e = 65537

for n in range(101):
    f = open("pub{}.pem".format(n), 'r')
    lines=[x.rstrip().lstrip() for x in f.readlines()[2:-1]]
    hexa = ''
    for part in lines:
        hexa += part.replace(":", "")
    val = Integer(int(hexa, 16))
    if cipher < val:

# vals now contains all modulus

Ok cool, now to check if 2 modulus have common factors:

# Find keys that share common factors
for x in range(len(vals)):
    for y in range(x+1, len(vals)):
        if x == y:
        valX = vals[x]
        valY = vals[y]
        g = gcd(valX, valY)
        if g == 1:
        print("{} and {} share a common factor: {}".format(x, y, g))

And the output:

38 and 44 share a common factor: 168736462866079204789584058199620418225526506348478399447895958829038354002285480486576728303147995561507709511105490546002439968559726489519296139857978907240880718150991015966920369123795034196767754935707681686046233424449917085120027639055362329862072939086970892956139024391556483288415208981014264336691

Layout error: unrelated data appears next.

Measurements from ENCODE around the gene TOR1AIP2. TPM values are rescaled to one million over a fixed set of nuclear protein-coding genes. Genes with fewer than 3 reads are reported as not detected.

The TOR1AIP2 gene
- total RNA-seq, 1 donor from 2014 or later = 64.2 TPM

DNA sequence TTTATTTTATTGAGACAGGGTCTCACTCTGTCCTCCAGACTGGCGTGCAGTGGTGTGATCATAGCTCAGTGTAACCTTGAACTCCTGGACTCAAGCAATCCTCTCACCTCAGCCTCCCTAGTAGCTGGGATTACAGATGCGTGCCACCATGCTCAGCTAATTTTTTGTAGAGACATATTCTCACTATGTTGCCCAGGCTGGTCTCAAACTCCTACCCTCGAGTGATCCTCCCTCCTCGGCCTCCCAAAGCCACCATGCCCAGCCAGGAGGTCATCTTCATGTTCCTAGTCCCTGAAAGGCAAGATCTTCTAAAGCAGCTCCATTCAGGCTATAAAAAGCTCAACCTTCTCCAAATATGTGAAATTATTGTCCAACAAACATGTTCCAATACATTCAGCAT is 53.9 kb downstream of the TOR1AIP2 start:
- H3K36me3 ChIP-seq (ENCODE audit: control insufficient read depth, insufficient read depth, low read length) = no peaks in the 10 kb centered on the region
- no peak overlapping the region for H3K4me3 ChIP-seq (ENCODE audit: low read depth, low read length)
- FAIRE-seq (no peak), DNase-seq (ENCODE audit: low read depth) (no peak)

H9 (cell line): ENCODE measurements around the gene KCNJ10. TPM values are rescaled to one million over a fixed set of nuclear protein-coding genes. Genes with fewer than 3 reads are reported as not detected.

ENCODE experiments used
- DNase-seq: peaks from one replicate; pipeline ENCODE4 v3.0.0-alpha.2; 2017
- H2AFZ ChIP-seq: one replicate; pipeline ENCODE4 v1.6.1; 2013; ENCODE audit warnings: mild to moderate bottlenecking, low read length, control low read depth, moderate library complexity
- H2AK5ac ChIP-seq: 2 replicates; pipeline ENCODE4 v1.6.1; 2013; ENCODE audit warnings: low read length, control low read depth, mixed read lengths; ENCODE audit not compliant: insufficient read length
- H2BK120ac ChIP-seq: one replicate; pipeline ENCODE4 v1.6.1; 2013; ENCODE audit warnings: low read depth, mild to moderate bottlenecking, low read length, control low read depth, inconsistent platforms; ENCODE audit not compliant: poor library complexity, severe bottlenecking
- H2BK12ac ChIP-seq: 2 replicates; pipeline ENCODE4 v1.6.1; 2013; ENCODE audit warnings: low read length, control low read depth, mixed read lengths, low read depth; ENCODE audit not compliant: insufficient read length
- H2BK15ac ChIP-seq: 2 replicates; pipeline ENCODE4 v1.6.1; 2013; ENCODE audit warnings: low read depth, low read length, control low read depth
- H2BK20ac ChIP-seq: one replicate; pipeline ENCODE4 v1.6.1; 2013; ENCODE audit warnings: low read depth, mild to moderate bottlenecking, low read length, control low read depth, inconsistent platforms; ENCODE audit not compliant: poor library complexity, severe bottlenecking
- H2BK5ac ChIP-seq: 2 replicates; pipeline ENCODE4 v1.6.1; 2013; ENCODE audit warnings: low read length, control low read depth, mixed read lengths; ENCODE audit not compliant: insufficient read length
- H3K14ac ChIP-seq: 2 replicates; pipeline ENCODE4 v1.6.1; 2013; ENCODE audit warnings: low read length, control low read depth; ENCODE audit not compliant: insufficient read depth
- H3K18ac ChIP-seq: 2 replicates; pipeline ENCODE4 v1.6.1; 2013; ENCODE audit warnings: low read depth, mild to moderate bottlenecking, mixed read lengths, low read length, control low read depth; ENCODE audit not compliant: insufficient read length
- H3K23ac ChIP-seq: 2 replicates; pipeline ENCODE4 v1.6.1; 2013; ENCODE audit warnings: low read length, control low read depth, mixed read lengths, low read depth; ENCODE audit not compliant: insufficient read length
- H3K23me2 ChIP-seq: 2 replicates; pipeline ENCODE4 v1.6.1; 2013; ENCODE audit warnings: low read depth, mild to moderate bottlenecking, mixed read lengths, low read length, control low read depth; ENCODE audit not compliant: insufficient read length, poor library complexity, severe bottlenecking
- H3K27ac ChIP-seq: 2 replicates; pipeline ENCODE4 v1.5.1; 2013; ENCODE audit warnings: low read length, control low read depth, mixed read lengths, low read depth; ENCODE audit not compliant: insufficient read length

Boom! Now we have a p value, we can compute q for both moduli and that’s it, we’ve broken both private keys. All we need now is to decipher the ciphertext with both private keys and see which of the two make sense:

p = Integer(168736462866079204789584058199620418225526506348478399447895958829038354002285480486576728303147995561507709511105490546002439968559726489519296139857978907240880718150991015966920369123795034196767754935707681686046233424449917085120027639055362329862072939086970892956139024391556483288415208981014264336691)

for i in [38, 44]:
    n = vals[i]
    # Find q
    q = n // p
    # Comute Lambda(n):
    l = lcm(p-1, q-1)
    # Compute d
    d = inverse_mod(e, l)
    # Calculate (cipher^d) % n
    R = IntegerModRing(n)
    plaintext = R(cipher)
    plaintext = plaintext ^ d

One of the two outputted values looks a LOT like ASCII, so I convert it and: securinets{rs4_1s_g00d_s0m3t1m3s!}

That’s it!